But don't think I reserve my scorn for US politicians. At the moment, I don't think there is any UK political party I would vote for!

Friday, January 04, 2008

Shock Tactics

On this date in 1903 Thomas Edison electrocuted an elephant called Topsy. He was making a lot of money from the patent for direct current and this was threatened by the proposed use of the new-fangled alternating current. He had embarked on a series of staged electrocutions of various unfortunate animals in an attempt to show how dangerous alternating current was.

Topsy the elephant had squashed 3 handlers in 3 years, and park officials at Luna Park on Coney Island decided that enough was enough. They considered hanging the poor beast, but the SPCA vetoed this. Edison was only too glad to provide an alternative means of execution.

In order to ensure that Topsy definitely died, she was fed cyanide-laced carrots moments before a 6,600-volt AC charge. Officials needn't have worried. The elephant was killed instantly and Edison, in his mind anyway, had proved his point. The "event" certainly provided a lot of publicity: a crowd put at 1,500 witnessed Topsy's execution, which was filmed by Edison and released later that year. Ultimately, of course, alternating current proved superior and became the standard.

Greed is a terrible thing, isn't it?

Thursday, January 03, 2008

More Frightening than the Average Rollercoaster

This video represents US house prices from 1890 to the present day adjusted for inflation and plotted as a roller coaster. The equivalent graph is given here. The question is "Where to next?"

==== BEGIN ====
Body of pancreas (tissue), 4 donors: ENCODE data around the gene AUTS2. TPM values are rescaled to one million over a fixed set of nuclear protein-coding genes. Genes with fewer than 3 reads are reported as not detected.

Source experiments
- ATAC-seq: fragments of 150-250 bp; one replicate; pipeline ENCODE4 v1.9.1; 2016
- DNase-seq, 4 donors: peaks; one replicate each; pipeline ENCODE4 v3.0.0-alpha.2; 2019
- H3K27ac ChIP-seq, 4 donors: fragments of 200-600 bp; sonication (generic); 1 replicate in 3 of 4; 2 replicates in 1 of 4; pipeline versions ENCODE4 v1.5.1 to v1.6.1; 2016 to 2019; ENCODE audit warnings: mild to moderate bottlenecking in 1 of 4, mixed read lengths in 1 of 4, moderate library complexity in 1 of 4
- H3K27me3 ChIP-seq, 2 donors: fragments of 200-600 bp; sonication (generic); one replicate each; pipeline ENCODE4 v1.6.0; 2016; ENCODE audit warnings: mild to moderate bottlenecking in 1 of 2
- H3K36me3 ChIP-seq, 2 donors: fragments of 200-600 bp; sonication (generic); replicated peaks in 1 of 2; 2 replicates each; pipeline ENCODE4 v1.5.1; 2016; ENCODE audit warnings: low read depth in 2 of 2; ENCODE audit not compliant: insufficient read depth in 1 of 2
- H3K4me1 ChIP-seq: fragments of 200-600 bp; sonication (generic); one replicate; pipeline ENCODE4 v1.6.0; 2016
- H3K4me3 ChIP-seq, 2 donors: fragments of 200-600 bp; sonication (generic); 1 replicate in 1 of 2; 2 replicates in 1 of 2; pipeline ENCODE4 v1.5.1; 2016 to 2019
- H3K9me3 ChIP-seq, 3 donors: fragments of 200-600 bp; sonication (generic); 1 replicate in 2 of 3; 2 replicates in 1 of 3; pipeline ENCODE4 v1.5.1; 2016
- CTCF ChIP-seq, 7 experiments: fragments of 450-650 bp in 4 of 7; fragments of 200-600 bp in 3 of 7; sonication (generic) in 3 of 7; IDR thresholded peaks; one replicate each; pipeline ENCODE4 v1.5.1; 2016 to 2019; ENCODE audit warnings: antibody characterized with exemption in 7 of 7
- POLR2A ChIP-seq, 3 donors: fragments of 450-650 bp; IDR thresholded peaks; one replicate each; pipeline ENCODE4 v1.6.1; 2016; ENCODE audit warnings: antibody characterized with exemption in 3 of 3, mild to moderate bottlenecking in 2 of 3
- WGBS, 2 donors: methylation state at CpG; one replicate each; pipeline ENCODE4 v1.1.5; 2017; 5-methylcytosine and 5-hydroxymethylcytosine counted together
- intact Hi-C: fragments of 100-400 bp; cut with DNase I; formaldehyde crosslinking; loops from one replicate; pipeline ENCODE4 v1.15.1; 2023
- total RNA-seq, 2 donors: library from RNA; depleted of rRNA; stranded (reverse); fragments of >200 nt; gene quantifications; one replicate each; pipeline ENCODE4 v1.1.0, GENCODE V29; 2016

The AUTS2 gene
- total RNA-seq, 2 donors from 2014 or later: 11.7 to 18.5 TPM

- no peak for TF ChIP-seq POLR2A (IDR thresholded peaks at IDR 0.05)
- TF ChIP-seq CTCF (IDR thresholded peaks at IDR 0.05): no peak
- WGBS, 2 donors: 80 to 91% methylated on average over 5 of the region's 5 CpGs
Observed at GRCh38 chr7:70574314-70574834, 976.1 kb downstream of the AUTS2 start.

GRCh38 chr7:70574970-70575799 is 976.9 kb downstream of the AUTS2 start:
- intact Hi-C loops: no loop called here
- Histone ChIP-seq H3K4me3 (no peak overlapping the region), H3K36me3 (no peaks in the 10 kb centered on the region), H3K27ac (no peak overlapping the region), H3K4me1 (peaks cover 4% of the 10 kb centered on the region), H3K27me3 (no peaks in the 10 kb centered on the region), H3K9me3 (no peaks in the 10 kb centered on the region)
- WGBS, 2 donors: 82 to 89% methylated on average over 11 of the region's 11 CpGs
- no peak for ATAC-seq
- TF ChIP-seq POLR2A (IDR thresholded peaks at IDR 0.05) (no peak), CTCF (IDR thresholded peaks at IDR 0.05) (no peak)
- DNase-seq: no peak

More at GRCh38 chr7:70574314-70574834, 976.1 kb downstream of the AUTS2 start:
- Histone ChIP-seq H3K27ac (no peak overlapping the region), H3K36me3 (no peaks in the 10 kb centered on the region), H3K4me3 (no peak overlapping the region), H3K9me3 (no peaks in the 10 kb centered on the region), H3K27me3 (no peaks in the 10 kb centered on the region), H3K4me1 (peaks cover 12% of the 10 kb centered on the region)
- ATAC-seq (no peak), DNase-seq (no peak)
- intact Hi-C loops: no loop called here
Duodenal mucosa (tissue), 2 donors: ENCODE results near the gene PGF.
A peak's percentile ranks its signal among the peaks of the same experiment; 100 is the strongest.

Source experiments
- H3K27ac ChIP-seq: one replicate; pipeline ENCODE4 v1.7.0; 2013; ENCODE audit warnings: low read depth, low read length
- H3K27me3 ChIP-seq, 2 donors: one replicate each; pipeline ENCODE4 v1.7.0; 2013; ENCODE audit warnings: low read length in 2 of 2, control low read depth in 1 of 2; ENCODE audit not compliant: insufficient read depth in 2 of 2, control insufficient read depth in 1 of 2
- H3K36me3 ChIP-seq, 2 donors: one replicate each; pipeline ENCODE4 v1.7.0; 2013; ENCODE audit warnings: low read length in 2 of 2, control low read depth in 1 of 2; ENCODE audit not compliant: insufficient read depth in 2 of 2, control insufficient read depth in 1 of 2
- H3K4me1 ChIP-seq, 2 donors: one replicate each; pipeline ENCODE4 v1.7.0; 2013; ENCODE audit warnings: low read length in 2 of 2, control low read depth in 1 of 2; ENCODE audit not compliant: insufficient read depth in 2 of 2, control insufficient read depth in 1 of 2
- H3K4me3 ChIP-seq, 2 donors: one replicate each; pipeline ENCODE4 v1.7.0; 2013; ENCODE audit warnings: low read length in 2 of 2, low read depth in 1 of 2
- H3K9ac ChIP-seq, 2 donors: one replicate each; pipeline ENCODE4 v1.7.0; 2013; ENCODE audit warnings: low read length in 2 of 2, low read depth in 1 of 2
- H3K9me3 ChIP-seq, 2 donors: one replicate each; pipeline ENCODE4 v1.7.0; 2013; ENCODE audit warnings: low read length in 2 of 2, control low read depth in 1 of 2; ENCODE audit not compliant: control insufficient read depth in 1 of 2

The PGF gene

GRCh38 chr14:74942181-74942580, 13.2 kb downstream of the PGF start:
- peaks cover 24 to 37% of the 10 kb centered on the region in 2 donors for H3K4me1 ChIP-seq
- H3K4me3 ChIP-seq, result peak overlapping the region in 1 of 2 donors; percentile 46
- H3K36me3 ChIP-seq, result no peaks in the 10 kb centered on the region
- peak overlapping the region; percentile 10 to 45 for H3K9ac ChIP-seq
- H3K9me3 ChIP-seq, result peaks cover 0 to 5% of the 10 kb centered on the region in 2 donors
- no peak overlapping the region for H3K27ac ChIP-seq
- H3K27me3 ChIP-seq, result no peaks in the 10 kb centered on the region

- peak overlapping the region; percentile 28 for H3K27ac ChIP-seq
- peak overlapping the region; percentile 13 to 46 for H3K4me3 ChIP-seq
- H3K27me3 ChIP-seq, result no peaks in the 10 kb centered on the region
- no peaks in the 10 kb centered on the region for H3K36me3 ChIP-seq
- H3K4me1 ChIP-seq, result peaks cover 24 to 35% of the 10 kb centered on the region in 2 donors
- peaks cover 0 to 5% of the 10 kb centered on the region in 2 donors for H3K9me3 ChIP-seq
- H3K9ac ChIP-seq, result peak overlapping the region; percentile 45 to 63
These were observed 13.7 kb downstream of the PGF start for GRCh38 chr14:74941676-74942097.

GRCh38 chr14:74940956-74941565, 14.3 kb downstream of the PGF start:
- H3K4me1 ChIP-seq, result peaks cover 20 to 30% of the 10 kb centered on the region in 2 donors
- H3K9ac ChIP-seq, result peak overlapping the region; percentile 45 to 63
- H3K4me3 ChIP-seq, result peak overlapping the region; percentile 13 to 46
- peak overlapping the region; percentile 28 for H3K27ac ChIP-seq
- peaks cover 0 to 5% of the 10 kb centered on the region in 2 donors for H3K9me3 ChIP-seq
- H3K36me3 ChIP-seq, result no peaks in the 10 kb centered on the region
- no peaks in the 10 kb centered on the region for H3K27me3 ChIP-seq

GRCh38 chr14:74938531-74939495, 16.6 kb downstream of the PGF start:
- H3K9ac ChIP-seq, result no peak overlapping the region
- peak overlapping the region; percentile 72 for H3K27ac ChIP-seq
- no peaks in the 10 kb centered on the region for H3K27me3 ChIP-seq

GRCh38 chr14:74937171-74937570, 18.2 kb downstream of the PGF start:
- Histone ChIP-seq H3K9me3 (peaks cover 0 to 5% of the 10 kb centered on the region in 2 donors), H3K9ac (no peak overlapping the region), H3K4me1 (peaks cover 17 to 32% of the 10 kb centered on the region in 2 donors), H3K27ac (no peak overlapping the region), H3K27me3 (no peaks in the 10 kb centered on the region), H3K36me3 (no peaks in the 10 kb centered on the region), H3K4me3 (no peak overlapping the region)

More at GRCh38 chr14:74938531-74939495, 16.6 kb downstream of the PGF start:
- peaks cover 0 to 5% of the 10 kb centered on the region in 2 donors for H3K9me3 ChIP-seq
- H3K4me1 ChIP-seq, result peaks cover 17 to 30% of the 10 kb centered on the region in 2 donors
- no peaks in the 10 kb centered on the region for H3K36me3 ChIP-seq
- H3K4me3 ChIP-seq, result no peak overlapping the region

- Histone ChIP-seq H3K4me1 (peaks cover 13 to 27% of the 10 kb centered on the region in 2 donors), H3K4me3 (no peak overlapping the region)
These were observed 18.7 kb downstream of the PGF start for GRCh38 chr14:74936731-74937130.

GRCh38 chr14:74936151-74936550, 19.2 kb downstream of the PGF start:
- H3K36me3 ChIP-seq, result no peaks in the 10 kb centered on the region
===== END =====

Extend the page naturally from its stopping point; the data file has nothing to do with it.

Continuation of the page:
The sub-prime crisis that has already started to affect US house prices is very well explained here. The article suggests that the the effects of the crisis are likely to play out over the next 2 years. Who was it that said that "When America sneezes the World catches a cold."?

What did I say about Happy New Year?

Wednesday, January 02, 2008

Ready for my Close-up?

According to an article in the latest EOS Magazine (the mag devoted to Canon's EOS camera system), research has shown that 86% of Brits believe they are unphotogenic. The survey of 1,700 UK residents also showed that the increasing used of digital cameras and social networking sites often meant that these subjects were being reluctantly thrust into the public gaze and their images preserved on the Internet forever.

  • Body weight was an issue, with 52% of people admitting to holding in their stomachs in photographs.
  • Having a double chin was perceived to be a problem too, with 25% of people happier to look slightly odd by thrusting their heads back when pictures are taken.
  • Apparently, 19% won't be photographed in direct sunlight and 3% insist on being lit from below.
  • Twenty percent of people admit to digitally retouching pictures to make themselves look better.
I actually love photographing people, but I do find that many folk are unhappy about being photographed. Partly for this reason, many of my Flickr photographs are only visible to friends and family. I'm sure a lot of these problems result from media images of the "beautiful people" (enhanced in many cases by Photoshop, sophisticated make-up, or even cosmetic surgery) making the rest of us feel inadequate for some reason.

Why can't we just celebrate the variety of humanity, with all its many imperfections, and above all be happy?

Tuesday, January 01, 2008

It runs in the family...

Star Quality
Originally uploaded by Son of Groucho.
This is my great nephew Charlie who visited me at Christmas. You can see the family resemblance, can't you? Charlie has asked me to wish you/ you both/ you all a tremendously Happy 2008.

Off now to eat even more food...